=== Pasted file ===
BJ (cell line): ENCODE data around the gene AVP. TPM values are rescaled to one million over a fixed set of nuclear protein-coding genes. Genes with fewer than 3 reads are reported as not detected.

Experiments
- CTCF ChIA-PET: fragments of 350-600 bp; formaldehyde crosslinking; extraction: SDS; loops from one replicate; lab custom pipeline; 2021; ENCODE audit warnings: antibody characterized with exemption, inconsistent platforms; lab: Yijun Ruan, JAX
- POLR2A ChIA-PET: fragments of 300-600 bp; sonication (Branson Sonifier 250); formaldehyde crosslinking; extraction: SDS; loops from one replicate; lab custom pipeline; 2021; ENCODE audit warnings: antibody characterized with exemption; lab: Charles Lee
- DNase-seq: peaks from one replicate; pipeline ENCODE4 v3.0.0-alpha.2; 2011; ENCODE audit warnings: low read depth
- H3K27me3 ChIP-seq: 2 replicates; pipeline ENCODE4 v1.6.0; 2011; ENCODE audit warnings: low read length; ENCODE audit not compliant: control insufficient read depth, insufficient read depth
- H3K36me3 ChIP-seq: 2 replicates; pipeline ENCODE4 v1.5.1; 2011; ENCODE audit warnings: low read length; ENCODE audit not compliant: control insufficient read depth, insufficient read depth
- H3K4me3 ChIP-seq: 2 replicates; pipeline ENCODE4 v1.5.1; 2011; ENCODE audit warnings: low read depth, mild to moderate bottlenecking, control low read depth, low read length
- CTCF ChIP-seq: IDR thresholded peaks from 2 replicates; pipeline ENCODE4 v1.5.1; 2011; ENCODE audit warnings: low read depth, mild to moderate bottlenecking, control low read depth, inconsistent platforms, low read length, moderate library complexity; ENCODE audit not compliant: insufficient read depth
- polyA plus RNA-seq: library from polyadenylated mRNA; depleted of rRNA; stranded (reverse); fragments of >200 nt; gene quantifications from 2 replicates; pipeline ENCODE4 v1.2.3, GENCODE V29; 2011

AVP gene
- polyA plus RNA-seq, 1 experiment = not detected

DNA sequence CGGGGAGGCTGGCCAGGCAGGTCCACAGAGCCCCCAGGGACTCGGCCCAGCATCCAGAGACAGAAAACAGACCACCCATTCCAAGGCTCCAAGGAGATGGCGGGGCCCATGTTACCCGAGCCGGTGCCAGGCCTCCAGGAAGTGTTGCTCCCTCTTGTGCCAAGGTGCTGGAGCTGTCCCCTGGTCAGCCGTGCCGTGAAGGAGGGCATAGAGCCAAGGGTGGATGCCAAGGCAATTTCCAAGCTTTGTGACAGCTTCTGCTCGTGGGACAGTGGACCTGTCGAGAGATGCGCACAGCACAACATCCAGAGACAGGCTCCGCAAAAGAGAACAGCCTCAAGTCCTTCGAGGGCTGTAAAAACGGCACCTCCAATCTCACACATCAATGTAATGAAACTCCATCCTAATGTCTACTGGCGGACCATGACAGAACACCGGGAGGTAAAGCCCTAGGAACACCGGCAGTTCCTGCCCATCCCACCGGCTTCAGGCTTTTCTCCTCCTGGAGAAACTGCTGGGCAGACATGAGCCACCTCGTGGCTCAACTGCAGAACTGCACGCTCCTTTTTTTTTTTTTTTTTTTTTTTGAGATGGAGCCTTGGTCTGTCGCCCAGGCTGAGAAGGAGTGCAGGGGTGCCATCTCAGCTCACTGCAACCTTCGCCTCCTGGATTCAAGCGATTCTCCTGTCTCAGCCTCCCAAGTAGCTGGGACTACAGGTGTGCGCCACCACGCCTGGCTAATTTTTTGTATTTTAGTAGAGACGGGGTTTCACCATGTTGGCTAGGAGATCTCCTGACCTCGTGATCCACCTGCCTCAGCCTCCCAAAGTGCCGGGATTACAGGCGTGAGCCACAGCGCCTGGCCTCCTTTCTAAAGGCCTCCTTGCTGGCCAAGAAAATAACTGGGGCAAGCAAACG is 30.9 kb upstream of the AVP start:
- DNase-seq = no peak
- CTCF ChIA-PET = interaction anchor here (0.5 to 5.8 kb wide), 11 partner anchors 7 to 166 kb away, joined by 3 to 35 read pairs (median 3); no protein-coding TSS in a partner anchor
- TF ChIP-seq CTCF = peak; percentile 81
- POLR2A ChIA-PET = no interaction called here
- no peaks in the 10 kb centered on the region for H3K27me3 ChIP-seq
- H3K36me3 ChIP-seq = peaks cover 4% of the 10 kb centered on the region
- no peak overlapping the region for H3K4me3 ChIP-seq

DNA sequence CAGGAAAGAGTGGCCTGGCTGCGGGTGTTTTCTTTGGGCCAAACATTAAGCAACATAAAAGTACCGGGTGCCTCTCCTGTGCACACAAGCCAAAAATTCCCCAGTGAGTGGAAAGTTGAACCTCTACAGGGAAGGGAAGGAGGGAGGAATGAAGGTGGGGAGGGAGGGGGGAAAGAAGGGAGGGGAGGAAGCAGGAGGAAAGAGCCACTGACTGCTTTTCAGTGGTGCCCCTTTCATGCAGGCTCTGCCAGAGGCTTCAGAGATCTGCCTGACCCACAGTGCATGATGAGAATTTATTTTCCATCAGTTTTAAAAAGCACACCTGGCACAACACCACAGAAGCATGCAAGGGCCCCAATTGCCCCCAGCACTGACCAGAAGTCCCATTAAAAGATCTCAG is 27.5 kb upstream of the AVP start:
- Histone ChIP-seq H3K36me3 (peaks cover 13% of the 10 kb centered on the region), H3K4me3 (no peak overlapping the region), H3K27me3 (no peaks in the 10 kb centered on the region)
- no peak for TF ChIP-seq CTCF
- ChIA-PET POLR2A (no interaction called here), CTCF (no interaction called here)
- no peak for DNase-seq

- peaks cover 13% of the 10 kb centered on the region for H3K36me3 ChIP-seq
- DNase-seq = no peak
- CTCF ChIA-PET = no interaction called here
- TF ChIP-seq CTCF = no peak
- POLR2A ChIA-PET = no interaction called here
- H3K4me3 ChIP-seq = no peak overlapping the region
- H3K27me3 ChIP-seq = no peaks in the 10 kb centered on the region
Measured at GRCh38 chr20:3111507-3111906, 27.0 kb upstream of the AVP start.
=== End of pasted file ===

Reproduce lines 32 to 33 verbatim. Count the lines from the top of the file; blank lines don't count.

- H3K27me3 ChIP-seq = no peaks in the 10 kb centered on the region
Measured at GRCh38 chr20:3111507-3111906, 27.0 kb upstream of the AVP start.